If there is a Startup Weekend group near you, join it.
If there is a Startup Weekend event coming up, go to it.
The event is often a relaxed atmosphere during which several teams build a business in a weekend.
Now, some of the businesses stick around but most do not.
However, for a startup entrepreneur, it could provide valuable contacts within your local community for people who might help you build your awesome company in the future.
Or, perhaps you meet a programmer who becomes your ace.
Either way, jumping out and meeting the community is a key part of growing a startup in the early days.
If there is no ecosystem for startups in your community, I’d challenge you to start one, if possible.
That’s where many companies find mentors, first employees, critical feedback and potential clients.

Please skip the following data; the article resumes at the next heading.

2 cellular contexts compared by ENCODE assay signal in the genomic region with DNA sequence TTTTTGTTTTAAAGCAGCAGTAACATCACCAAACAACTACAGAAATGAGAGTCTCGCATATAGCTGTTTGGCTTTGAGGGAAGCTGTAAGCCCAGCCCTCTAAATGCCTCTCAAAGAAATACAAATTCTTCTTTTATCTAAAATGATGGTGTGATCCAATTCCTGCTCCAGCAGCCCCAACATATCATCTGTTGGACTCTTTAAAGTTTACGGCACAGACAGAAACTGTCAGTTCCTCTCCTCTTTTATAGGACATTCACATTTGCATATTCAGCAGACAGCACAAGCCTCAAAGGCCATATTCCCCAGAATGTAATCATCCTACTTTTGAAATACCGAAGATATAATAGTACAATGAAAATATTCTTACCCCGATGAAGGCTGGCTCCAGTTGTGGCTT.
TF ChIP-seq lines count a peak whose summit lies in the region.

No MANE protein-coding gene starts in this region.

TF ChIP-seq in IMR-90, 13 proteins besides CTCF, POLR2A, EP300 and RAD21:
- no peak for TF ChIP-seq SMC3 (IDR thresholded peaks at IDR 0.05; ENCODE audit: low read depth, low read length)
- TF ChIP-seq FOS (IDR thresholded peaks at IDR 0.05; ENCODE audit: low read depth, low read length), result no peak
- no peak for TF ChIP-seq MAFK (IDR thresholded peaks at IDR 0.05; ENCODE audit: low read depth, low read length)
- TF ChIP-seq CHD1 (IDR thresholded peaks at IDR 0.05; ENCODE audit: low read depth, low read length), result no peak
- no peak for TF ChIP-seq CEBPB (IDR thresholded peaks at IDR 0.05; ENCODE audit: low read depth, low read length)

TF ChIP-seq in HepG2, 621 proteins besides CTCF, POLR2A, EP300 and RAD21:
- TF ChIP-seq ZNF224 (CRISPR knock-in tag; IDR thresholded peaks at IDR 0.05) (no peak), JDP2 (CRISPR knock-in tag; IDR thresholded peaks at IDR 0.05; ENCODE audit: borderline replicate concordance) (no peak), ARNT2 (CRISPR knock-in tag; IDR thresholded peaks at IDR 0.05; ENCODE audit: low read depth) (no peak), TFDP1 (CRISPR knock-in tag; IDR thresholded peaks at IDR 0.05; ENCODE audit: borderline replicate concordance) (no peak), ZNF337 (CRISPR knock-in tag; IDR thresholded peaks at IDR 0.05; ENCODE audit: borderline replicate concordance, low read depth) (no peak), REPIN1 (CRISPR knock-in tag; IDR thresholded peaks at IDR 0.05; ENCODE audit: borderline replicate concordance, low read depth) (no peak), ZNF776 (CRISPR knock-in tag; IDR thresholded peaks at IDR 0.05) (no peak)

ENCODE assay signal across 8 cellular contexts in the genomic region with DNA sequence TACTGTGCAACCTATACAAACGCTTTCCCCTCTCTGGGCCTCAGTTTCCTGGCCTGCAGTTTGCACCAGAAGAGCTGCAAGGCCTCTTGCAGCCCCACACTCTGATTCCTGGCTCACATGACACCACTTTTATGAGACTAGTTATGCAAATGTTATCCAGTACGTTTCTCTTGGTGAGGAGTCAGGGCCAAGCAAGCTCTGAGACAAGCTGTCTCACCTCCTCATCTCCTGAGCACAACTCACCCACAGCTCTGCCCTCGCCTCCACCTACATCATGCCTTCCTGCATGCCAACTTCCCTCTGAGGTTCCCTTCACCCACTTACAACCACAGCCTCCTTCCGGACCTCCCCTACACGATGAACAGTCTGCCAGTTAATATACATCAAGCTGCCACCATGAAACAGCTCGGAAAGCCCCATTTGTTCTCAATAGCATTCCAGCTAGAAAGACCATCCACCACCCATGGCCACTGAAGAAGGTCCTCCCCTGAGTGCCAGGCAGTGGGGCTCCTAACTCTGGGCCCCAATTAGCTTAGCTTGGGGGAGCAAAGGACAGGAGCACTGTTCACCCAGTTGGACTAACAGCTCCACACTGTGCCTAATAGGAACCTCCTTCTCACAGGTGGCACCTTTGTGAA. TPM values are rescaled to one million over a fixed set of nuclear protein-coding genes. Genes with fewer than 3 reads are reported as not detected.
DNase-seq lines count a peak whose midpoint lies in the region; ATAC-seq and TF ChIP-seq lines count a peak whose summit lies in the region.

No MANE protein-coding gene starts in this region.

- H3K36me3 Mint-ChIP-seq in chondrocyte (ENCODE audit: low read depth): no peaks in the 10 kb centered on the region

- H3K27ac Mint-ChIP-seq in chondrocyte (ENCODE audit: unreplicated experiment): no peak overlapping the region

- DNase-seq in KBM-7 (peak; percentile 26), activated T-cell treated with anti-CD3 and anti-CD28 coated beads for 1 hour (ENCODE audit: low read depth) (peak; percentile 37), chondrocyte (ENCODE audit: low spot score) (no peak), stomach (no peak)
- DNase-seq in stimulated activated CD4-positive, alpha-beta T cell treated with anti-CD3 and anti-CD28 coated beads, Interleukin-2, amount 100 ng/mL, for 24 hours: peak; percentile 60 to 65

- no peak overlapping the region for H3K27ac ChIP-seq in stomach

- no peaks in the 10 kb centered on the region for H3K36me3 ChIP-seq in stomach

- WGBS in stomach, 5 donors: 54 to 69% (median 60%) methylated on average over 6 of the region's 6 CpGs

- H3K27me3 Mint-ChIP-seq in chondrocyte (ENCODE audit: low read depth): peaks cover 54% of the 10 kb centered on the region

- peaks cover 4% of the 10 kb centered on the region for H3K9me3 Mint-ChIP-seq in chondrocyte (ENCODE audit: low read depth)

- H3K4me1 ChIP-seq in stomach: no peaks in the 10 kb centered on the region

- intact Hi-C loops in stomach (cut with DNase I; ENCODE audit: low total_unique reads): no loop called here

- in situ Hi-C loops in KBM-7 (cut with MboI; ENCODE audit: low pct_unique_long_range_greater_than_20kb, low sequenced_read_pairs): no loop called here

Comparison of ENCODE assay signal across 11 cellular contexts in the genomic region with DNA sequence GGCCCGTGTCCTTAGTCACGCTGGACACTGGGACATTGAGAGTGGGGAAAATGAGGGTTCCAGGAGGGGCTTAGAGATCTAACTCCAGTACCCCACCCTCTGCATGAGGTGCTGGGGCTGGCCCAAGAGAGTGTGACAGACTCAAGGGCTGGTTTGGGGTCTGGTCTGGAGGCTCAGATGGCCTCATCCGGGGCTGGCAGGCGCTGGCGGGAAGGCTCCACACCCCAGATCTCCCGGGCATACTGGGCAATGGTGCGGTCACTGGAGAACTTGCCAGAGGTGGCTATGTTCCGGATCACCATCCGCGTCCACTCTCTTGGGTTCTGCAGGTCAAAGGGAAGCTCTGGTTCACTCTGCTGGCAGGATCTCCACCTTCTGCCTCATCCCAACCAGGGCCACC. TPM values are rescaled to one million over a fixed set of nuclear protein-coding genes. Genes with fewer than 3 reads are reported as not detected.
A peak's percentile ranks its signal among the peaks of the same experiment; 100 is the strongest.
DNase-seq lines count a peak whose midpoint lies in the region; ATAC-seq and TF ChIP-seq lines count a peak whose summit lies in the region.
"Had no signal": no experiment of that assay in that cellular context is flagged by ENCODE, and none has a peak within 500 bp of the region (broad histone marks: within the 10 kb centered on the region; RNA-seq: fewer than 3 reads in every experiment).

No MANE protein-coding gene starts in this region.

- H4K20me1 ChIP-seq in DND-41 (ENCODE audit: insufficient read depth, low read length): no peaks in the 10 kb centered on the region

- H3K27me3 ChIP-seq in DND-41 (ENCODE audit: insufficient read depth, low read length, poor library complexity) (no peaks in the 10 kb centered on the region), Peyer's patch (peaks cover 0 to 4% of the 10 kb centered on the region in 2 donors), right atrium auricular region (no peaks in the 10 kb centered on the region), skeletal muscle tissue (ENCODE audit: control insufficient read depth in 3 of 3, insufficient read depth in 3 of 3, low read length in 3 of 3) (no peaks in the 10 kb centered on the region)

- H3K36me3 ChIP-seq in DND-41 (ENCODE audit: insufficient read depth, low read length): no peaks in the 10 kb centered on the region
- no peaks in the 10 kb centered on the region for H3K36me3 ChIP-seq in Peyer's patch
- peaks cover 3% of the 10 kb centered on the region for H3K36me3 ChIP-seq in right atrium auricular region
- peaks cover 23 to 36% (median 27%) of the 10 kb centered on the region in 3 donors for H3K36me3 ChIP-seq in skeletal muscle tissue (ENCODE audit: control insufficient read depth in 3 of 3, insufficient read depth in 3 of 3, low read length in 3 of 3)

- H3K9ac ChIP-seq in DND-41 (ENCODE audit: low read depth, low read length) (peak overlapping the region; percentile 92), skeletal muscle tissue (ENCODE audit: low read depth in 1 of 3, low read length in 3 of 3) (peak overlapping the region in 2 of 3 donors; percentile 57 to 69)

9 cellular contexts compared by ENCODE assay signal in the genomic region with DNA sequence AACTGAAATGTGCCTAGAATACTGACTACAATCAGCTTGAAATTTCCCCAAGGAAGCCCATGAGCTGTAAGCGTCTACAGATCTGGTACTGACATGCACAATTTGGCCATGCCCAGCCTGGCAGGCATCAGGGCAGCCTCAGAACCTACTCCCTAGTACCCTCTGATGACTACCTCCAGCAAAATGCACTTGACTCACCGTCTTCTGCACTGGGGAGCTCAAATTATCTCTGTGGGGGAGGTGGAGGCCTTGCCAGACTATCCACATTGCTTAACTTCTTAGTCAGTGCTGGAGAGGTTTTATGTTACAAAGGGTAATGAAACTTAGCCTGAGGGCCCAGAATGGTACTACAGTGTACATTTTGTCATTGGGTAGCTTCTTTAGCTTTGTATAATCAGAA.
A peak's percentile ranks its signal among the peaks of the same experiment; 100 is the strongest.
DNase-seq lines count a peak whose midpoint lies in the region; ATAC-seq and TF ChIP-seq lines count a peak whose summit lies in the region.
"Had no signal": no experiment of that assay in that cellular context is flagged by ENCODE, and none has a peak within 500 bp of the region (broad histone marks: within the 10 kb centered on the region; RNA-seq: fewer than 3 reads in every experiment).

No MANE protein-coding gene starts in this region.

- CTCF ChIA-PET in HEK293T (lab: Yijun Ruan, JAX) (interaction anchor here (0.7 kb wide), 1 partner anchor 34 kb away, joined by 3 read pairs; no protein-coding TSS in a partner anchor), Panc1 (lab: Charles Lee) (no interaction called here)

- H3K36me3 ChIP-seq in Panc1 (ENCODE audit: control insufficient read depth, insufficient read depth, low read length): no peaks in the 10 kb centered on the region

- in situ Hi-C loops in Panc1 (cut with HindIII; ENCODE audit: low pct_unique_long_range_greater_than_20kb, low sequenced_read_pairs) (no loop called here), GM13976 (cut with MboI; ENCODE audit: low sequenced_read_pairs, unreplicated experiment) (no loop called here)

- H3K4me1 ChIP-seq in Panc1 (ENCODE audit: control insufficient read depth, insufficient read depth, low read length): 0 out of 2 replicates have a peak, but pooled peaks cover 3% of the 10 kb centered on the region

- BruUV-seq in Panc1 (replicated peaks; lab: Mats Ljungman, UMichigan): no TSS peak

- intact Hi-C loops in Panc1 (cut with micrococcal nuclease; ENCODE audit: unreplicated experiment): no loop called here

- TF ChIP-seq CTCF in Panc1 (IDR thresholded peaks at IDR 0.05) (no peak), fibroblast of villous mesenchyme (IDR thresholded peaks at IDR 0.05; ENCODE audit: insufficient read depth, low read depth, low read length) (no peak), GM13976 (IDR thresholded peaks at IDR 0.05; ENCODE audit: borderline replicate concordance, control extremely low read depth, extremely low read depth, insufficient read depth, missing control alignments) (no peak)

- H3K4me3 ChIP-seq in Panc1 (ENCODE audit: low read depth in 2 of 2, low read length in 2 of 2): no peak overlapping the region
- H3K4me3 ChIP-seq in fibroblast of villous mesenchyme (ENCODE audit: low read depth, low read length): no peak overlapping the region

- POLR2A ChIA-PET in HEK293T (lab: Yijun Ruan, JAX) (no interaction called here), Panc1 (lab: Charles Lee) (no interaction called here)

Yes, some entrepreneurs build businesses on their own and that’s great, too.
But this post is for those just starting out who may not know where to go to find like-minded people in their community.
I have mentored at two Startup Weekend events.
In today’s world of journalists not sticking with their beats for too long, I’d argue that I probably have as much experience at Startup Weekends than any other journalist in the U.S.
It has become my favorite startup-related event because it’s basically a boot camp that forces entrepreneurs – or those who might some day become an entrepreneur – to cut out the fat.
They start with an idea, find a team to support that idea, build what they can and get feedback from potential customers in the community, all in three days.
Practice makes perfect, as they say.
So getting practice in building a business is critical.